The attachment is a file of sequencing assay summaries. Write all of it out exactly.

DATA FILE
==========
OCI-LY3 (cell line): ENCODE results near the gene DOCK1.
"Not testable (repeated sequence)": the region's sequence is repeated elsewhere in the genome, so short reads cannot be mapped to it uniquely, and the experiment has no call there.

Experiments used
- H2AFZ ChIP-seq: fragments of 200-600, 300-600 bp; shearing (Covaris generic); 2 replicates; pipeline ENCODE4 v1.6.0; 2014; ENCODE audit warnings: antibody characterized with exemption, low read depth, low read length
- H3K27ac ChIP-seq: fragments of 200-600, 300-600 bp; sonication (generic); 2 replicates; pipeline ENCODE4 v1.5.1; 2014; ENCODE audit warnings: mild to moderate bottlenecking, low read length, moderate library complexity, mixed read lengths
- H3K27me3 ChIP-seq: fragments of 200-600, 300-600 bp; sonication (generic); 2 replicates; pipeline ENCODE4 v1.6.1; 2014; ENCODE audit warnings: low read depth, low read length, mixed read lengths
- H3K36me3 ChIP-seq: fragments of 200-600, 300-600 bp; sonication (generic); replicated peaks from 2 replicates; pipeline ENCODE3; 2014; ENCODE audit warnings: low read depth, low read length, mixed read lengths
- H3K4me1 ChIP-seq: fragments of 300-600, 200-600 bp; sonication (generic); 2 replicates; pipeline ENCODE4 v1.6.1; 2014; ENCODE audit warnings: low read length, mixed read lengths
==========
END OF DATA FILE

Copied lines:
OCI-LY3 (cell line): ENCODE results near the gene DOCK1.
"Not testable (repeated sequence)": the region's sequence is repeated elsewhere in the genome, so short reads cannot be mapped to it uniquely, and the experiment has no call there.

Experiments used
- H2AFZ ChIP-seq: fragments of 200-600, 300-600 bp; shearing (Covaris generic); 2 replicates; pipeline ENCODE4 v1.6.0; 2014; ENCODE audit warnings: antibody characterized with exemption, low read depth, low read length
- H3K27ac ChIP-seq: fragments of 200-600, 300-600 bp; sonication (generic); 2 replicates; pipeline ENCODE4 v1.5.1; 2014; ENCODE audit warnings: mild to moderate bottlenecking, low read length, moderate library complexity, mixed read lengths
- H3K27me3 ChIP-seq: fragments of 200-600, 300-600 bp; sonication (generic); 2 replicates; pipeline ENCODE4 v1.6.1; 2014; ENCODE audit warnings: low read depth, low read length, mixed read lengths
- H3K36me3 ChIP-seq: fragments of 200-600, 300-600 bp; sonication (generic); replicated peaks from 2 replicates; pipeline ENCODE3; 2014; ENCODE audit warnings: low read depth, low read length, mixed read lengths
- H3K4me1 ChIP-seq: fragments of 300-600, 200-600 bp; sonication (generic); 2 replicates; pipeline ENCODE4 v1.6.1; 2014; ENCODE audit warnings: low read length, mixed read lengths